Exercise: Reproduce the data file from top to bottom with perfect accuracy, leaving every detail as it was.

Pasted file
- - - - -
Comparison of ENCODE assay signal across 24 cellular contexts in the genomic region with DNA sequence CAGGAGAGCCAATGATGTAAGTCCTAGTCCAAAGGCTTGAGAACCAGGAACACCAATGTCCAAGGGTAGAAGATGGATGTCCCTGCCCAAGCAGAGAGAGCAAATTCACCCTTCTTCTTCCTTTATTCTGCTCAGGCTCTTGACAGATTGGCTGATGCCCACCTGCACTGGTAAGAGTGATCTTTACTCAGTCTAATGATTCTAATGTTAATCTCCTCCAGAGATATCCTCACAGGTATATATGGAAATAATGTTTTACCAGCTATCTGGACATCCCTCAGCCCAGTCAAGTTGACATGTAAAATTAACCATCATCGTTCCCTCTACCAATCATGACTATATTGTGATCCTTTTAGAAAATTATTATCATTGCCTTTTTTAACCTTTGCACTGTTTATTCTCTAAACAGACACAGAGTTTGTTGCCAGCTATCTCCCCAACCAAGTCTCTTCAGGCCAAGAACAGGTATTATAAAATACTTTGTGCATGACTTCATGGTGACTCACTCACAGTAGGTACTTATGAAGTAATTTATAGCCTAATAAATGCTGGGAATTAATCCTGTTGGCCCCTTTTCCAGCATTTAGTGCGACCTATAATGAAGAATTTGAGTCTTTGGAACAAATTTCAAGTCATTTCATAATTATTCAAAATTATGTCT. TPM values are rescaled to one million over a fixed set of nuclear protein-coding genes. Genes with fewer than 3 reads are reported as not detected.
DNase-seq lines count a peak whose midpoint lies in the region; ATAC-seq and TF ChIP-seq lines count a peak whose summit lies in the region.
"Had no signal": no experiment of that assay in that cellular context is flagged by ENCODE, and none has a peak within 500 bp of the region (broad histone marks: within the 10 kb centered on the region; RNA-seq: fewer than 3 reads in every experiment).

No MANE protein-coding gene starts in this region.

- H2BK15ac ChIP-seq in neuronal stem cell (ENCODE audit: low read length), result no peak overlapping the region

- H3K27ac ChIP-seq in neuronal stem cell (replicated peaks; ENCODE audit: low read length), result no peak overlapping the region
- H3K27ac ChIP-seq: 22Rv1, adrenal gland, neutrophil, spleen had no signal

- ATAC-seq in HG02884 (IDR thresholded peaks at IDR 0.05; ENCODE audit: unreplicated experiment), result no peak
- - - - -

Comparison of ENCODE assay signal across 24 cellular contexts in the genomic region with DNA sequence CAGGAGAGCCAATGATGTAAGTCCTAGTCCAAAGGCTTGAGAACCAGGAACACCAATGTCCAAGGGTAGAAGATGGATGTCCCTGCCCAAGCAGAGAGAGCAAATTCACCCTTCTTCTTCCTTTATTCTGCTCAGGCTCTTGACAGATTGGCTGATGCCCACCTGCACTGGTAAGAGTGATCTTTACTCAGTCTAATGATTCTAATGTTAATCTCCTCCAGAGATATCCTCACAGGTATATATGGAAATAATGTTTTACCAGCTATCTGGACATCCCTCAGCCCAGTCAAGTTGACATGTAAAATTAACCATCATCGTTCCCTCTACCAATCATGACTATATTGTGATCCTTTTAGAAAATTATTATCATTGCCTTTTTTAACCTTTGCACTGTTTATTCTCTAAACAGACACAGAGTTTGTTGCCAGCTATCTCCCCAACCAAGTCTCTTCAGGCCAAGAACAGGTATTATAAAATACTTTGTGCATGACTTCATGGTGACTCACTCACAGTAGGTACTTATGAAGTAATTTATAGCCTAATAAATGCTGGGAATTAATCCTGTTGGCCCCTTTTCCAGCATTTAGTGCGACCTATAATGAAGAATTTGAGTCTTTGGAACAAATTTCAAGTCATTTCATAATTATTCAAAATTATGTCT. TPM values are rescaled to one million over a fixed set of nuclear protein-coding genes. Genes with fewer than 3 reads are reported as not detected.
DNase-seq lines count a peak whose midpoint lies in the region; ATAC-seq and TF ChIP-seq lines count a peak whose summit lies in the region.
"Had no signal": no experiment of that assay in that cellular context is flagged by ENCODE, and none has a peak within 500 bp of the region (broad histone marks: within the 10 kb centered on the region; RNA-seq: fewer than 3 reads in every experiment).

No MANE protein-coding gene starts in this region.

- H2BK15ac ChIP-seq in neuronal stem cell (ENCODE audit: low read length), result no peak overlapping the region

- H3K27ac ChIP-seq in neuronal stem cell (replicated peaks; ENCODE audit: low read length), result no peak overlapping the region
- H3K27ac ChIP-seq: 22Rv1, adrenal gland, neutrophil, spleen had no signal

- ATAC-seq in HG02884 (IDR thresholded peaks at IDR 0.05; ENCODE audit: unreplicated experiment), result no peak